Europe markets edge higher as euro softens
September 13 2017 09:07 PM
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Europe’s main stock markets ended the session slightly higher yesterday, shrugging off weaker prices on Wall Street, as they were buoyed by a slight softening of the euro.

AFP/London

Europe’s main stock markets ended the session slightly higher yesterday, shrugging off weaker prices on Wall Street, as they were buoyed by a slight softening of the euro, dealers said.
Nevertheless, sentiment was subdued as investors took a breather from the previous day’s record close on Wall Street and digested mixed reactions to Apple’s latest iPhone product launches.
Across Europe, London’s FTSE 100 edged down 0.3% to close at 7,379.70; Frankfurt’s DAX 30 was up 0.2% at 12,553.57, while Paris’ CAC 40 gained just 0.2% at 5,217.59.
The EURO STOXX 50 closed up 0.3% at 3,523.14.
Wall Street was weaker as US data showed inflation remained tepid, potentially denting the odds of further Federal Reserve interest rate hikes, dealers said.
“Bullishness may have waned...but equities are well off their worst levels, back closer to break-even for the day,” said Accendo Markets analyst Mike van Dulken.
The strength of sterling was continuing to hamper the FTSE, “but the currency is back from its highs following underwhelming UK wages growth,” the expert said.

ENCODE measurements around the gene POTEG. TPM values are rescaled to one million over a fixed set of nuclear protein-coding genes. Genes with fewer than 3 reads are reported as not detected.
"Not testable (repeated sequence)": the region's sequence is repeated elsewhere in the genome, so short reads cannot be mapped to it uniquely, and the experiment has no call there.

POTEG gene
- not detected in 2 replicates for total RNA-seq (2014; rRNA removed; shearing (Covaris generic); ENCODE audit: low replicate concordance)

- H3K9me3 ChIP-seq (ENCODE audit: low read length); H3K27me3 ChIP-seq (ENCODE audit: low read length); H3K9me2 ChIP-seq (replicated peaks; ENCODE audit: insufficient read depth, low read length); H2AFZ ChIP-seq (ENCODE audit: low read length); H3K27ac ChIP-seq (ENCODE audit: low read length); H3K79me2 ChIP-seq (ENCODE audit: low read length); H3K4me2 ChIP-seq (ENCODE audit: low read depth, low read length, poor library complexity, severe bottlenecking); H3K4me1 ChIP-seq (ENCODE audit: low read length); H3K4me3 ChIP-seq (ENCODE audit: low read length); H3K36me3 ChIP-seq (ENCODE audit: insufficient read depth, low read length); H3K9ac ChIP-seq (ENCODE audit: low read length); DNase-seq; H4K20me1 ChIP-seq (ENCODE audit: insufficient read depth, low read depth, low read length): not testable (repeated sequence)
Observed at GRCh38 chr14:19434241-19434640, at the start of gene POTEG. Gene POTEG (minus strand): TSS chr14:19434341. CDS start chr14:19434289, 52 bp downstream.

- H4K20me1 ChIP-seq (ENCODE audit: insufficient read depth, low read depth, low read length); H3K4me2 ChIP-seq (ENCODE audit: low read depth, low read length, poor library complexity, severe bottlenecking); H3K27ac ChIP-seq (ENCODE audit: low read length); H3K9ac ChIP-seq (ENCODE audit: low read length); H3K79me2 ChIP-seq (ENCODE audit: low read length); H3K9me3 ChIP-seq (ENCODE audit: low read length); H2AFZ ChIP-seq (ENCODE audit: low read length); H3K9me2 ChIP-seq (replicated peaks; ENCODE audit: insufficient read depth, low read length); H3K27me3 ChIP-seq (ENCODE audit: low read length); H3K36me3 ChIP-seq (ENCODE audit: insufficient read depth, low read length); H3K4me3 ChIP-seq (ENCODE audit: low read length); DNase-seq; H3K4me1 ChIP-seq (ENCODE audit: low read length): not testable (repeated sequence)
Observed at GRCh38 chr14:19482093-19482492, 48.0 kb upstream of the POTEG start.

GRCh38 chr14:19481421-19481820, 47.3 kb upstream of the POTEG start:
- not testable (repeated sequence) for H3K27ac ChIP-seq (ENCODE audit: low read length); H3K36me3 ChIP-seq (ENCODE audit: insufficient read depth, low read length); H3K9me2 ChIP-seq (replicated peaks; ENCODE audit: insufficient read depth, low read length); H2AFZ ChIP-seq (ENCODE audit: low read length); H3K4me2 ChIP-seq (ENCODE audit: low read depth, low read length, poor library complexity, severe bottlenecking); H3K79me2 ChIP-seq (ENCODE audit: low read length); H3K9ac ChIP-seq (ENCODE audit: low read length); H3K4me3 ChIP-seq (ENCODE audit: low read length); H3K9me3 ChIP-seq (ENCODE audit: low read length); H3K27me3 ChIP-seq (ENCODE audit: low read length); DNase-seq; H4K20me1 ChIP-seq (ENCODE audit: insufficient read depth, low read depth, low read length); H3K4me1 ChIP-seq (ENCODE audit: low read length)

ThinkMarkets analyst said traders were sceptical about US President Donald Trump’s tax reforms.
Trump hit the road to sell reform of America’s “self-destructive” tax code, a major campaign pledge that remains short on detail and a long way from becoming law.
The president visited Springfield, Missouri, hoping to pull voters and lawmakers behind what he described as a “once in a generation” opportunity.
Advocating a 15% corporate tax rate, and a slew of other reforms, Trump insisted “our self-destructive tax code cost millions of jobs, trillions of dollars, and billions of hours spent on compliance and paper work.”
He has argued that ambitious reform of the tax code is needed to juice the economy further, and is counting on the Republican-controlled Congress to make that ambition reality.
“It appears there is still a lack of compromise between lawmakers about how to position tax cuts without adding to the budget deficit and to the debt burden,” cautioned Rabobank analyst Jane Foley.
“Trump has indicated that he would like to engage members of the Democrat party to support his bid to revise tax policies.
“However, this would clearly water down the objectives of some Republican Party members.”
Across in Asia yesterday, investors eased off the pedal while the dollar held steady.
Apple suppliers were mixed after the US tech titan unveiled its long-awaited iPhone X and two other models.
Apple stock had ended lower in New York overnight as investors appeared somewhat underwhelmed.
“Although the new iPhone is seen as the future of the smartphone...its price tag will certainly be a drag on its accessibility to a large pallet of consumers, especially when it comes to the biggest growth potential markets such as emerging Asia,” said London Capital Group analyst Ipek Ozkardeskaya.
The new iPhone X will retail at a hefty $999 in the US, and will be available from November 3 in more than 50 markets.




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